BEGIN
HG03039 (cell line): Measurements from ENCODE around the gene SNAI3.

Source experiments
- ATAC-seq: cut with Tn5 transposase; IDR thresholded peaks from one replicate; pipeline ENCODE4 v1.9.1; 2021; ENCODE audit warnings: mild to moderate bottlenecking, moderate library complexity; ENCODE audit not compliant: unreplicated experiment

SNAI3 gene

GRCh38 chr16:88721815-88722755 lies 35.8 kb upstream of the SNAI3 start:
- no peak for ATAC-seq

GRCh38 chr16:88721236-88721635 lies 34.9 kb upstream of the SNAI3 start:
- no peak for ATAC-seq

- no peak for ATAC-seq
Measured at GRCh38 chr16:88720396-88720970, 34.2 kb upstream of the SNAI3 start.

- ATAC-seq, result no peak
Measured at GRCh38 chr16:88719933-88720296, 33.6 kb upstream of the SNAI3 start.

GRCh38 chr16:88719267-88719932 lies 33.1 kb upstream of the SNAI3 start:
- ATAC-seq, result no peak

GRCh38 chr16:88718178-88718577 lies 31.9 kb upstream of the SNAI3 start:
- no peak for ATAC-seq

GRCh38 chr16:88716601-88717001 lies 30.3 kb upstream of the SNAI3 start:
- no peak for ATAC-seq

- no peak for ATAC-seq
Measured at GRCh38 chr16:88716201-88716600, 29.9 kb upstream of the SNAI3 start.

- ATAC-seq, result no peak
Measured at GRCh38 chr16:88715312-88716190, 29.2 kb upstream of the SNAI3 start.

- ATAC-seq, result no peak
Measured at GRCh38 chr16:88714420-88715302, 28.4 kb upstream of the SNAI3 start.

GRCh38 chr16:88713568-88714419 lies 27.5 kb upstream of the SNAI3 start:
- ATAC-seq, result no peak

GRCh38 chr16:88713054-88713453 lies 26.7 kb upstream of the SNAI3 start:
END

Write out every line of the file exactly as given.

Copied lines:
HG03039 (cell line): Measurements from ENCODE around the gene SNAI3.

Source experiments
- ATAC-seq: cut with Tn5 transposase; IDR thresholded peaks from one replicate; pipeline ENCODE4 v1.9.1; 2021; ENCODE audit warnings: mild to moderate bottlenecking, moderate library complexity; ENCODE audit not compliant: unreplicated experiment

SNAI3 gene

GRCh38 chr16:88721815-88722755 lies 35.8 kb upstream of the SNAI3 start:
- no peak for ATAC-seq

GRCh38 chr16:88721236-88721635 lies 34.9 kb upstream of the SNAI3 start:
- no peak for ATAC-seq

- no peak for ATAC-seq
Measured at GRCh38 chr16:88720396-88720970, 34.2 kb upstream of the SNAI3 start.

- ATAC-seq, result no peak
Measured at GRCh38 chr16:88719933-88720296, 33.6 kb upstream of the SNAI3 start.

GRCh38 chr16:88719267-88719932 lies 33.1 kb upstream of the SNAI3 start:
- ATAC-seq, result no peak

GRCh38 chr16:88718178-88718577 lies 31.9 kb upstream of the SNAI3 start:
- no peak for ATAC-seq

GRCh38 chr16:88716601-88717001 lies 30.3 kb upstream of the SNAI3 start:
- no peak for ATAC-seq

- no peak for ATAC-seq
Measured at GRCh38 chr16:88716201-88716600, 29.9 kb upstream of the SNAI3 start.

- ATAC-seq, result no peak
Measured at GRCh38 chr16:88715312-88716190, 29.2 kb upstream of the SNAI3 start.

- ATAC-seq, result no peak
Measured at GRCh38 chr16:88714420-88715302, 28.4 kb upstream of the SNAI3 start.

GRCh38 chr16:88713568-88714419 lies 27.5 kb upstream of the SNAI3 start:
- ATAC-seq, result no peak

GRCh38 chr16:88713054-88713453 lies 26.7 kb upstream of the SNAI3 start: